Anthony Di Franco

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We examine the effects of a type of electoral fraud easily perpetrated by someone with access to the system software for a direct-recording electronic voting system. The hypothetical attacker modifies the software to arbitrarily change a small number of votes on each voting machine. We determine the effect of this manipulation on the electoral college(More)
Despite large incentives, correctness in software remains an elusive goal. Declarative programming techniques, where algorithms are derived from a specification of the desired behavior, offer hope to address this problem, since there is a combinatorial reduction in complexity in programming in terms of specifications instead of algorithms, and arbitrary(More)
The original flocking model proposed and simulated by Reynolds [1987] and recently analytically verified to be convergent in a modified form by Tanner et. al. demands tracking and combining the movement parameters of a potentially large number of neighboring agents. We investigate an alternative simplification of the verified model wherein only two nearest(More)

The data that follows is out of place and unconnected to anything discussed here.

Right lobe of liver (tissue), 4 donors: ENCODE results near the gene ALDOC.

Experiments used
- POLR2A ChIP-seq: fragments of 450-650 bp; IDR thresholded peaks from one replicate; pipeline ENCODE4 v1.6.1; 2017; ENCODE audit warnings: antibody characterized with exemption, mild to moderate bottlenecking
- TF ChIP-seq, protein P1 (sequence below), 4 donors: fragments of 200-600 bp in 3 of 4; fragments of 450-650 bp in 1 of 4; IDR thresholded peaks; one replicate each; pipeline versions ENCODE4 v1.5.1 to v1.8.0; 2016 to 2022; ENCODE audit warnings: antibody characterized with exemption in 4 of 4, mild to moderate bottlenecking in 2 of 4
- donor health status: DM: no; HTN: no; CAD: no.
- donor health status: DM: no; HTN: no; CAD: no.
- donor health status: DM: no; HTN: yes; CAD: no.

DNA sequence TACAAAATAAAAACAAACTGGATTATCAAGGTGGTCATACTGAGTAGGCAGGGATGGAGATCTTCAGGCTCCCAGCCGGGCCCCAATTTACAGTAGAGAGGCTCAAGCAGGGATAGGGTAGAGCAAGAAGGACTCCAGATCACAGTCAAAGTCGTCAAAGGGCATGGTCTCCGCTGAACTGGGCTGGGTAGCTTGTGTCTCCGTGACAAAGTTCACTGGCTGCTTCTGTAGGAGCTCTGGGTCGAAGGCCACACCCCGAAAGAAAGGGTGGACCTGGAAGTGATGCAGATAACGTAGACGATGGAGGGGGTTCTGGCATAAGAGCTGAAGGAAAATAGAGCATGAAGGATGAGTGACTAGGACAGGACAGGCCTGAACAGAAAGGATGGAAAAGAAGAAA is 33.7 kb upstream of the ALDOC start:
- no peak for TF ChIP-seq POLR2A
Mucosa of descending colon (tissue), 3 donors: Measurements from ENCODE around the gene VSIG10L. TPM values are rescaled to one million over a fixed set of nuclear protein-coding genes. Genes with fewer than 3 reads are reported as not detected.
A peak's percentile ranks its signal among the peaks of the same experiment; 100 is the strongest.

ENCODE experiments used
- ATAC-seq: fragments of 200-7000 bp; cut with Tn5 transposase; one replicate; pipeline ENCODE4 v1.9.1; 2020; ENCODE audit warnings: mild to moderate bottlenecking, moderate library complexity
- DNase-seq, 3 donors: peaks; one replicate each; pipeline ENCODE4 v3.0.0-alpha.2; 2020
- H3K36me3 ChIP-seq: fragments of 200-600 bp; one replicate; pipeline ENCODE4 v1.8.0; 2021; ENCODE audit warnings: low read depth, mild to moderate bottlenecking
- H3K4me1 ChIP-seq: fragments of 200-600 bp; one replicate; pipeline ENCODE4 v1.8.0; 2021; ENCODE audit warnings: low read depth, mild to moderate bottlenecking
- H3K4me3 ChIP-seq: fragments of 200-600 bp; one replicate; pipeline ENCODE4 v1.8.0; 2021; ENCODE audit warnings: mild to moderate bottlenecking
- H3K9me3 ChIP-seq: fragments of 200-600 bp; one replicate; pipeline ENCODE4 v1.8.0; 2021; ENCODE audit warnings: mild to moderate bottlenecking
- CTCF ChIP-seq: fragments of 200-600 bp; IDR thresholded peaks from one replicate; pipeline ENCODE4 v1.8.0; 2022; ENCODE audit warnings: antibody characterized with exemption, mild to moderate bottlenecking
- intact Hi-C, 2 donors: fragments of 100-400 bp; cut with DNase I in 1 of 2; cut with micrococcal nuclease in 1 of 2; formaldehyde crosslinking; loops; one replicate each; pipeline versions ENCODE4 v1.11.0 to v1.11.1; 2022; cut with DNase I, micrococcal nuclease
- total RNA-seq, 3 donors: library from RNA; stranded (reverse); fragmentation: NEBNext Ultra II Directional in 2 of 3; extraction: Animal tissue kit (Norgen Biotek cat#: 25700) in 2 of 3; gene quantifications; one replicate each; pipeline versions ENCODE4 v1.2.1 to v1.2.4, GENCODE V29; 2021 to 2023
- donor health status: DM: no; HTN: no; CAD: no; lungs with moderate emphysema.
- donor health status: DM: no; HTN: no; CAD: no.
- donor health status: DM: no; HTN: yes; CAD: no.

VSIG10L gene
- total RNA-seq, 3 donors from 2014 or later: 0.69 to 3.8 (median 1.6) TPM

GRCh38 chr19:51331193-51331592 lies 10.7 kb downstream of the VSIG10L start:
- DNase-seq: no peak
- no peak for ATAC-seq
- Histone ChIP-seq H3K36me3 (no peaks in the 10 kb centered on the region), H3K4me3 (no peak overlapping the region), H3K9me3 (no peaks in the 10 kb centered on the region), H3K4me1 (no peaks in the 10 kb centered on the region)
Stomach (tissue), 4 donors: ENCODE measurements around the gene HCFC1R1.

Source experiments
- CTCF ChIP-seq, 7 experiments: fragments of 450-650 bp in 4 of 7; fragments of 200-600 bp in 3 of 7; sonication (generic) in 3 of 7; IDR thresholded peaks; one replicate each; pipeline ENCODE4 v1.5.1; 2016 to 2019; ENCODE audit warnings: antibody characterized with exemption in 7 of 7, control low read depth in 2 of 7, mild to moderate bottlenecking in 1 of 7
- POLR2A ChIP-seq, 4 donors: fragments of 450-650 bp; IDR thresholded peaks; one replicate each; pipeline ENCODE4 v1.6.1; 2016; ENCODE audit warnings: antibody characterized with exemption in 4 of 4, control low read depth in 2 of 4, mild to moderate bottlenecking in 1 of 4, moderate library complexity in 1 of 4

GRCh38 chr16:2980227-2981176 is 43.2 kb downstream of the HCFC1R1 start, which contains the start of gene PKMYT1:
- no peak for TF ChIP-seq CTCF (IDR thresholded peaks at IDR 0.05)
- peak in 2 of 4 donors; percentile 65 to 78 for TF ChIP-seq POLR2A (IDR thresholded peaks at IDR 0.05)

The aim of this work is to address the question of whether we can in principle design rational decision-making agents or artificial intelligences embedded in computable physics such that their decisions are optimal in reasonable mathematical senses. Recent developments in rare event probability estimation, recursive bayesian inference, neural networks, and(More)
Numerical software is used in a wide variety of applications including safety-critical systems, which have stringent correctness requirements, and whose failures have catastrophic consequences that endanger human life. Numerical bugs are known to be particularly difficult to diagnose and fix, largely due to the use of approximate representations of numbers(More)
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